The human brain and body actually have built-in systems designed to act under traumatic situations.
In cases where someone was physically harmed, the first reaction might be relief that they survived the incident. Broken bones heal and scars fade. But what happens when someone experiences psychological trauma?
Roughly 8 million people in the United States suffer from posttraumatic stress disorder (PTSD) in any given year, according to the Department of Veterans Affairs. These are only the diagnosed cases, however, and only a fraction of people who will experience psychological trauma in their lifetimes. In fact, women experience psychological trauma and PTSD more frequently than men, and some populations, like combat veterans, are more likely than others to develop PTSD. It’s also possible to develop PTSD from serious health problems, childbirth (including the loss of a child), serious accidents or witnessing serious accidents, childhood abuse, or domestic abuse.
It turns out that the human brain and body have built-in systems designed to act under traumatic situations. Those traumatic situations, however, can change both the mind and the body on a chemical and cellular level.
Let’s have a look inside psychological trauma — what it is, how it affects the brain, how “normal” it is, and the help available for those who experience it. You might be surprised — and you just might discover a piece of information that can help you, or someone you love, get the help needed to heal.
What happens when we experience psychological trauma?
Our brains are built with a natural response to any threatening situation. It’s commonly known as “fight or flight.” That response is how humans learn fear, from childhood and beyond.
“When we’re exposed to a single threatening stimulus, our sympathetic nervous system responds right away,” says neuroscientist and medical doctor David Rabin, who is the chief innovation officer, co-founder, and co-inventor of Apollo Neurosciences. “Our breath increases, we start to sweat, blood gets diverted from our digestive system to our muscles. Those responses are super important, as when we’re exposed to a threat, we need to be able to get out of that situation immediately.”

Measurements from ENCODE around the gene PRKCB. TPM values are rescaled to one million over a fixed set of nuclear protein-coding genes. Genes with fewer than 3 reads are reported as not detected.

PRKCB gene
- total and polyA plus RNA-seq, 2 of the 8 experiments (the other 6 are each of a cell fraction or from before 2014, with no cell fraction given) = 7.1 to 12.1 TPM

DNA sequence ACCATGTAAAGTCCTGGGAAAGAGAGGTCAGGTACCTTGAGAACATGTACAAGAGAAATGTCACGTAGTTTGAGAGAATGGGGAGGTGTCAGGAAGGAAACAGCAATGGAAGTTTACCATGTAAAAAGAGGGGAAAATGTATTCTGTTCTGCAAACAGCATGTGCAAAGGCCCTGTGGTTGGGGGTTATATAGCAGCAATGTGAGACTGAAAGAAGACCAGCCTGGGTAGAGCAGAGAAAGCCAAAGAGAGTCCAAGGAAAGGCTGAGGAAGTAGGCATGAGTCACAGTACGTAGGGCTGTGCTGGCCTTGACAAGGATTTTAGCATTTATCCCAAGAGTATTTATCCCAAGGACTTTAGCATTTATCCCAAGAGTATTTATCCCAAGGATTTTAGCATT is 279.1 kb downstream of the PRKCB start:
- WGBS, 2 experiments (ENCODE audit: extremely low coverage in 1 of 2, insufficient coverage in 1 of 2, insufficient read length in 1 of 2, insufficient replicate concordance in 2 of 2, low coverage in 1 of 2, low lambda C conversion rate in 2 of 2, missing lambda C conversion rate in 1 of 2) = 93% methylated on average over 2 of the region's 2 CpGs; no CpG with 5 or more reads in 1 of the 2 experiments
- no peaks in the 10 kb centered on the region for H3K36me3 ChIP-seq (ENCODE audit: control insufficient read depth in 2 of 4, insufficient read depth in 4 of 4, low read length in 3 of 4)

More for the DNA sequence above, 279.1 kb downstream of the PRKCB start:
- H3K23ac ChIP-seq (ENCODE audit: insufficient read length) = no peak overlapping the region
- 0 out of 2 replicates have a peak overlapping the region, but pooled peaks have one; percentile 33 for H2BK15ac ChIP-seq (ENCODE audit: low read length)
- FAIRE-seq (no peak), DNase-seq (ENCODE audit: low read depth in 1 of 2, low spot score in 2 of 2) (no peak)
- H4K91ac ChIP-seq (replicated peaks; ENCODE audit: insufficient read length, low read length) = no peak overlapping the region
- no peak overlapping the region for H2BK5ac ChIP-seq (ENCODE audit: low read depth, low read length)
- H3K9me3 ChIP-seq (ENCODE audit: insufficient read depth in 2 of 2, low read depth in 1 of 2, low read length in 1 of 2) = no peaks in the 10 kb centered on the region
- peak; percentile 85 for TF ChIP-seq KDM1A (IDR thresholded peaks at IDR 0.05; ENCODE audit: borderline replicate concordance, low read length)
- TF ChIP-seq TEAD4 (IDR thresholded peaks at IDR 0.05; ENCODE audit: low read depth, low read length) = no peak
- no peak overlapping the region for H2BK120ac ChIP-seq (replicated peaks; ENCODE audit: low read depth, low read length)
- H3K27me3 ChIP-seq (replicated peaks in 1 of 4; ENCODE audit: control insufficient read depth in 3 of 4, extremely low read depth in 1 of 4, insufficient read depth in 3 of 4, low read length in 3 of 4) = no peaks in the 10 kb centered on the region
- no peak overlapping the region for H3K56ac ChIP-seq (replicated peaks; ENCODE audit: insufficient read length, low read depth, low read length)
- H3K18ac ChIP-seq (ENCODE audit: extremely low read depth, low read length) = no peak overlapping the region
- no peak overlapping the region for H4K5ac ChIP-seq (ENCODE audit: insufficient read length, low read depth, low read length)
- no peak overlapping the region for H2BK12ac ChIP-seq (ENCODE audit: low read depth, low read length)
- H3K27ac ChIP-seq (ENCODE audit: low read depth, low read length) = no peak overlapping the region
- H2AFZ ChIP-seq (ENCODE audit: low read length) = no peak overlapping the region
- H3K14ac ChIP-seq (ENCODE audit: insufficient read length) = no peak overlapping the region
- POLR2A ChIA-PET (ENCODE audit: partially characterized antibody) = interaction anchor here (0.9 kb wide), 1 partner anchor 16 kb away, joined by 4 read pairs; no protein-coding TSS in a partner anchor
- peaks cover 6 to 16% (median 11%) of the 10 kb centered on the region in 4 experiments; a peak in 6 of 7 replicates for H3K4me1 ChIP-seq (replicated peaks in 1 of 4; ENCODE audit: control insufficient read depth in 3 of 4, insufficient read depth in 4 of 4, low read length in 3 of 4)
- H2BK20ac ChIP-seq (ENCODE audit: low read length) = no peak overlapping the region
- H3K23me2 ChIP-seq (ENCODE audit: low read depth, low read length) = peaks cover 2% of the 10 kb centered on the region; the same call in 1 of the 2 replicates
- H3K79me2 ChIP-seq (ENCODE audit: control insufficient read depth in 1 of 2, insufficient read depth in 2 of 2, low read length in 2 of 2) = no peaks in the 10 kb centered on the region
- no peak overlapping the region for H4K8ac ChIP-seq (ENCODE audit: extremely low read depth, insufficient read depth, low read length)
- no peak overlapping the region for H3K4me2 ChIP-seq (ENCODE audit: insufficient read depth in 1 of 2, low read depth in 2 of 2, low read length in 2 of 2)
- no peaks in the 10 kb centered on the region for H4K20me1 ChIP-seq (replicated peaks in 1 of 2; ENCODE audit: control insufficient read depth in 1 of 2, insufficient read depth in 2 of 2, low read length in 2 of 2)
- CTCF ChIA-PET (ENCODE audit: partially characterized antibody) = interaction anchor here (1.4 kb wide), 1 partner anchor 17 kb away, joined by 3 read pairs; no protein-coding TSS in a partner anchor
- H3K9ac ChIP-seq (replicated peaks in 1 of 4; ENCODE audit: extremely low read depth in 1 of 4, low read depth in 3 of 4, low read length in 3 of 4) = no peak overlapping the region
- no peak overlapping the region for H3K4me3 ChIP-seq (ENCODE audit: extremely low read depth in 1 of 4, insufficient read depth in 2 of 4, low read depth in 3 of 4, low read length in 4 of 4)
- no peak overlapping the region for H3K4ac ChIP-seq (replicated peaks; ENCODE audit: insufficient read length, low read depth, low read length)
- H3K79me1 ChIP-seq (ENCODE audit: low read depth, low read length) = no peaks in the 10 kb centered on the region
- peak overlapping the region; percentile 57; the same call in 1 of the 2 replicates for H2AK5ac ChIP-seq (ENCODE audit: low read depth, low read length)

Rabin’s a researcher and clinician working primarily with patients who have suffered psychological trauma. He’s also one of the nation’s leading researchers exploring alternative treatments for those with PTSD using compounds like MDMA. He explains that when threats come along, the human body is doing what it’s designed to do. When psychological trauma occurs, however, the body forgets that it no longer needs to be in that heightened state.
“You want your digestion, creativity, hunger and reproductive systems to shut down when you’re running from a lion,” he says.
During periods of extreme psychological stress, however, the body is bombarded with hormones like cortisol, adrenaline and epinephrine — commonly called stress hormones. Even though the body is doing what it’s supposed to do to help get you to safety, extreme events create extreme reactions in the body.
How does psychological trauma/PTSD affect the brain?
“Trauma can have some very destructive effects on the brain,” says Dr. Ajeet Sodhi, an attending physician in neurology, interventional neuroradiology, and Director of Critical Care at California Institute of Neuroscience. “The fact that trauma could physically impact the brain isn’t something that was known for many years.” He explains that as far back as World War I, soldiers returning from war were said to have “shell shock.” Medical professionals knew something damaging had happened, but they didn’t have an official diagnosis for it yet. PTSD was designated as an official diagnosis by the American Psychiatric Association in 1908.
Now, researchers know that when someone experiences psychological trauma, neural pathways in the brain change under extreme mental stress. The part of the brain where the fight-or-flight response originates, the amygdala, goes on high alert. Since it’s the part of the brain that also helps store memories, it’s well-built to store bad memories as well.